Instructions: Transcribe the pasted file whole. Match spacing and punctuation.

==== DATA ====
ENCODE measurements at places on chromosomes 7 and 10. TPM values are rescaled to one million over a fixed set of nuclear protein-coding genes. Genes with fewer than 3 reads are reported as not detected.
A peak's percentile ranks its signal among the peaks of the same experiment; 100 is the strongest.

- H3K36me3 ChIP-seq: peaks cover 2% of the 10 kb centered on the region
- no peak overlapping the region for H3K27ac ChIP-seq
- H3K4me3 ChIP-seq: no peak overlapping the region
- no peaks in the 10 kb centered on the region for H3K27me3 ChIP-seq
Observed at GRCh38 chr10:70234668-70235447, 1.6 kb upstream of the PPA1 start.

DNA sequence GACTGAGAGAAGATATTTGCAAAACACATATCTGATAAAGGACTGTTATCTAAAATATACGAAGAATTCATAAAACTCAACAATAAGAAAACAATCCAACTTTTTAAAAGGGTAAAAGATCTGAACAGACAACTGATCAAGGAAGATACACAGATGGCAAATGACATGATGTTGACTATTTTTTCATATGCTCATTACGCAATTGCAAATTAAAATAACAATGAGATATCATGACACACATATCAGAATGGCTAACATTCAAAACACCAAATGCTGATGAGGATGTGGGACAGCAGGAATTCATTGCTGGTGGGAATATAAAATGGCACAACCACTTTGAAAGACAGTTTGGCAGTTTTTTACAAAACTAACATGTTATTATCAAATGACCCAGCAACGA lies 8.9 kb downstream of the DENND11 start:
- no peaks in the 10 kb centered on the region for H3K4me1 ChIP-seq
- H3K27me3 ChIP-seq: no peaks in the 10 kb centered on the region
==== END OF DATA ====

ENCODE measurements at places on chromosomes 7 and 10. TPM values are rescaled to one million over a fixed set of nuclear protein-coding genes. Genes with fewer than 3 reads are reported as not detected.
A peak's percentile ranks its signal among the peaks of the same experiment; 100 is the strongest.

- H3K36me3 ChIP-seq: peaks cover 2% of the 10 kb centered on the region
- no peak overlapping the region for H3K27ac ChIP-seq
- H3K4me3 ChIP-seq: no peak overlapping the region
- no peaks in the 10 kb centered on the region for H3K27me3 ChIP-seq
Observed at GRCh38 chr10:70234668-70235447, 1.6 kb upstream of the PPA1 start.

DNA sequence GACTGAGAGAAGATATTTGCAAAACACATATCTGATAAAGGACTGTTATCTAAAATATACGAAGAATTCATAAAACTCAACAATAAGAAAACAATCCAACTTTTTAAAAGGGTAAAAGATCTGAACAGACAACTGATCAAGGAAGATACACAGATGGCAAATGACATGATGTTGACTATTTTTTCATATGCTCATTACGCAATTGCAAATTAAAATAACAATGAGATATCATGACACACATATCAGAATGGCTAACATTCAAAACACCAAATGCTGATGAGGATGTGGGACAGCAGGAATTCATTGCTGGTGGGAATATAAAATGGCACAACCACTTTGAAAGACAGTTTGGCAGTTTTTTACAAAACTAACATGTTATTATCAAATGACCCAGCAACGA lies 8.9 kb downstream of the DENND11 start:
- no peaks in the 10 kb centered on the region for H3K4me1 ChIP-seq
- H3K27me3 ChIP-seq: no peaks in the 10 kb centered on the region